Jayne Koskinas Ted Giovanis Foundation for Health and Policy
V Foundation for Cancer Research
The Ching Jer Chern Memorial Award
ARTICLE ABSTRACTBrain metastasis, the most lethal form of melanoma and carcinoma, is the consequence of favorable interactions between the invading cancer cells and the brain cells. Peroxisome proliferator–activated receptor γ (PPARγ) has ambiguous functions in cancer development, and its relevance in advanced brain metastasis remains unclear. Here, we demonstrate that astrocytes, the unique brain glial cells, activate PPARγ in brain metastatic cancer cells. PPARγ activation enhances cell proliferation and metastatic outgrowth in the brain. Mechanistically, astrocytes have a high content of polyunsaturated fatty acids that act as “donors” of PPARγ activators to the invading cancer cells. In clinical samples, PPARγ signaling is significantly higher in brain metastatic lesions. Notably, systemic administration of PPARγ antagonists significantly reduces brain metastatic burden in vivo. Our study clarifies a prometastatic role for PPARγ signaling in cancer metastasis in the lipid-rich brain microenvironment and argues for the use of PPARγ blockade to treat brain metastasis.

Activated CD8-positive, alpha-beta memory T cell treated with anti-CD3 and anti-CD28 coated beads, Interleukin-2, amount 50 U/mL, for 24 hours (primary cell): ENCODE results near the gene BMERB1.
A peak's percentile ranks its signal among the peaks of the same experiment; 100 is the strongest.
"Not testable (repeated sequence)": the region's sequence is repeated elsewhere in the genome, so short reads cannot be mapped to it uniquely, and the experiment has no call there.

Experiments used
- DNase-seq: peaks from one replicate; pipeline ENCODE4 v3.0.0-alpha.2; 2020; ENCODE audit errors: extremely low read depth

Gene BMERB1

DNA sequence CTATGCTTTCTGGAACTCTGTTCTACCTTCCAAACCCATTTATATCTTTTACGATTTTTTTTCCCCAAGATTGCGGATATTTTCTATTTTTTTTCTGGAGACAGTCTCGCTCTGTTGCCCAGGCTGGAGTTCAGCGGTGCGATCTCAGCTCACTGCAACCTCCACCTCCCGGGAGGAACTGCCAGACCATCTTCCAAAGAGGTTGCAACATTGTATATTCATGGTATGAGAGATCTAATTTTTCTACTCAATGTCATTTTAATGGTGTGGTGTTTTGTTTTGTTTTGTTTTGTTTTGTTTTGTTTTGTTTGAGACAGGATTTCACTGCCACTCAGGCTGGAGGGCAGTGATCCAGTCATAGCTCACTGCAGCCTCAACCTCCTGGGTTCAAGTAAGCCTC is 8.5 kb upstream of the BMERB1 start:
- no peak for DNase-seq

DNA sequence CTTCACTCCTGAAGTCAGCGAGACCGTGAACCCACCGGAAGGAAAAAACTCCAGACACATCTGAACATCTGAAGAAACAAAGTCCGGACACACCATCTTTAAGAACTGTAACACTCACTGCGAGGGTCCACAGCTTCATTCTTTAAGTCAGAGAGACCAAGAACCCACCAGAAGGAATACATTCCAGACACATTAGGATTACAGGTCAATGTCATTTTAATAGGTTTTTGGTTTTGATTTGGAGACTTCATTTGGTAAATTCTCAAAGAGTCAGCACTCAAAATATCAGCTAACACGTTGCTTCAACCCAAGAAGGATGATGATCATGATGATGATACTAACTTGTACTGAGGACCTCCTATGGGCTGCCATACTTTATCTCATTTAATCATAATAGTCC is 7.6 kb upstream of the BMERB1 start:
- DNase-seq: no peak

Brain-tropic cancer cells take advantage of the lipid-rich brain microenvironment to facilitate their proliferation by activating PPARγ signaling. This protumor effect of PPARγ in advanced brain metastases is in contrast to its antitumor function in carcinogenesis and early metastatic steps, indicating that PPARγ has diverse functions at different stages of cancer development.This article is highlighted in the In This Issue feature, p. 1631